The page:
Then came the biggest temptation of all. Jesus was here to save the world, and the devil offered Jesus all the kingdoms of the world, if only Jesus would fall down and worship him; or, sell his soul, just like what was offered to Dr. Faust. Again Jesus refused, saying that the Lord God alone should be worshiped and served. The devil then left Jesus.
This story not only teaches us about Jesus, but also about ourselves; we who also face tests and temptations every day. And one of the things we learn here is that we must not give in to the temptation to allow the little things in life draw us away from what is most important. Jesus did not allow even the temptation to take charge of the whole world draw him away from God. Later on he would say to his disciples, “What good is it if you gain the whole world and lose your own soul?”
Goethe made this clear in his play when Dr. Faust was nearing the end of his life. Life has indeed been full and good. The devil has fulfilled his promise and given Faust everything. But now, life will soon be over and Faust had long ago signed away his eternal hope, and he is in deep despair. The deal he made as a young man was a bad one.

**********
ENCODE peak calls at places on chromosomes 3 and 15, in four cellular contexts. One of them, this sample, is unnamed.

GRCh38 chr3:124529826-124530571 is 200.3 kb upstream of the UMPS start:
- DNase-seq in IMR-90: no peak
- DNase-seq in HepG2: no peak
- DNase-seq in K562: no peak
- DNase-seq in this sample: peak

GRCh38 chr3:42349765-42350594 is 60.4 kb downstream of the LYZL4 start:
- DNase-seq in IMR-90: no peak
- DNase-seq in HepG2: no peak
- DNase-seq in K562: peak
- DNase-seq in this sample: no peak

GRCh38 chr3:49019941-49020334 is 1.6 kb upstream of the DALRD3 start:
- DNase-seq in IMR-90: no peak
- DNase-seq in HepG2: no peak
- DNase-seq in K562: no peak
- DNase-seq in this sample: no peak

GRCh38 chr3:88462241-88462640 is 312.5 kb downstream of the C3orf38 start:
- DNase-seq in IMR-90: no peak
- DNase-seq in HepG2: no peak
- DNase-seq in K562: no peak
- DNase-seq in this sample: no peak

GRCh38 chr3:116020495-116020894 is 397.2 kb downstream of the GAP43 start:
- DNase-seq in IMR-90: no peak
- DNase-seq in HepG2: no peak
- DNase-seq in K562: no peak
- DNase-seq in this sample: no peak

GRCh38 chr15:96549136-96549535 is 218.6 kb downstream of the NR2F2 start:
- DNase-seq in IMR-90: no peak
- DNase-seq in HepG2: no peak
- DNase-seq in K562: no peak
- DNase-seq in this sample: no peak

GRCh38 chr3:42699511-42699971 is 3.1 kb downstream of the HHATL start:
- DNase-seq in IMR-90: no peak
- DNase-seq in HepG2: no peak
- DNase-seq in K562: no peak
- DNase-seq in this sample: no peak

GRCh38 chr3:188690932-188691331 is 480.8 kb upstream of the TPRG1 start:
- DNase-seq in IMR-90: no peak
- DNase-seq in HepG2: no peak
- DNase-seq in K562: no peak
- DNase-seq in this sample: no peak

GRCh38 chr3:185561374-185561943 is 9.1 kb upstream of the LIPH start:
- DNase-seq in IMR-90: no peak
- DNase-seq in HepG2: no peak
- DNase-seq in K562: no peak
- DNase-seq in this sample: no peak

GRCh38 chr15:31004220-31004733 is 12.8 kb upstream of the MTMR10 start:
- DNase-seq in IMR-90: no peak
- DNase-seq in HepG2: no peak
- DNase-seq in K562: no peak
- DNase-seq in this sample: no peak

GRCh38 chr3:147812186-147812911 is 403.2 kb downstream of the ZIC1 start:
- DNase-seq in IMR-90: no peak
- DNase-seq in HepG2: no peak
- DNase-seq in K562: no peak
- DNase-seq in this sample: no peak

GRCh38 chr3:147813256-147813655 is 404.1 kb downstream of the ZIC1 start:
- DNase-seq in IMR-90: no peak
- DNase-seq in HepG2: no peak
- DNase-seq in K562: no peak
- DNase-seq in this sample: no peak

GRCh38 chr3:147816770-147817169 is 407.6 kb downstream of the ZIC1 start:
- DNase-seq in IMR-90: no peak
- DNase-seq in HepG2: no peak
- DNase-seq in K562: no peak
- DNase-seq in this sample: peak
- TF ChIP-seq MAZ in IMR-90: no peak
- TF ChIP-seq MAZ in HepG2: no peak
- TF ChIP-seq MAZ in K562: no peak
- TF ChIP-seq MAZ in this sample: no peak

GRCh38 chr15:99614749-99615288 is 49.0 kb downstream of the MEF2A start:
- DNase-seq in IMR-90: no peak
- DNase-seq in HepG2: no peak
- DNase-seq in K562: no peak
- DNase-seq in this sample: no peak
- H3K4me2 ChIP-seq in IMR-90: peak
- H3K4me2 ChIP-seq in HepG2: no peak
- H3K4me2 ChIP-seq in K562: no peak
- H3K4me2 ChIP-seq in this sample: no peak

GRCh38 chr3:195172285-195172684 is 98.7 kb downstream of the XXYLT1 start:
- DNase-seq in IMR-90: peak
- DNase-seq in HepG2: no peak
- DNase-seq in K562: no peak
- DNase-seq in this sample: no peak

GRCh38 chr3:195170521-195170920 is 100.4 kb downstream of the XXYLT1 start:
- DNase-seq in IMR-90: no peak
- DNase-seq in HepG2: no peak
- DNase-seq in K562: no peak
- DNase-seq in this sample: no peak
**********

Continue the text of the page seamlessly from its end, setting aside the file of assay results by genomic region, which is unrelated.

There is a caution here for everyone. The Bible’s emphasis on God’s love and forgiveness and grace is wonderful, but it must not blind us to the fact that the Bible also speaks of life as a test and a challenge and filled with many temptations. Even Jesus faced such temptation. And although the Bible says God’s compassion and grace is boundless, it does not say that grace is automatic. The Bible says we must resist the devil, fight against temptation, stand firm, and not fall away. Surely, as Faust learned too late, there is no greater loss than to lose one’s eternal salvation. Goethe’s long story shows that nothing in life, nothing in the whole world, is worth trading in for that. Any reader will, at the end of the story, see that Dr. Faust made a very bad bargain indeed. We must not make that mistake. (continued…)
Lord God, our strength, the battle of good and evil rages within and around us, and our ancient foe tempts us with his deceits and empty promises. Keep us steadfast in your Word, and, when we fall, raise us again, and restore us through your Son, Jesus Christ, in whose name we pray. Amen.
—Lutheran Book of Worship (#25)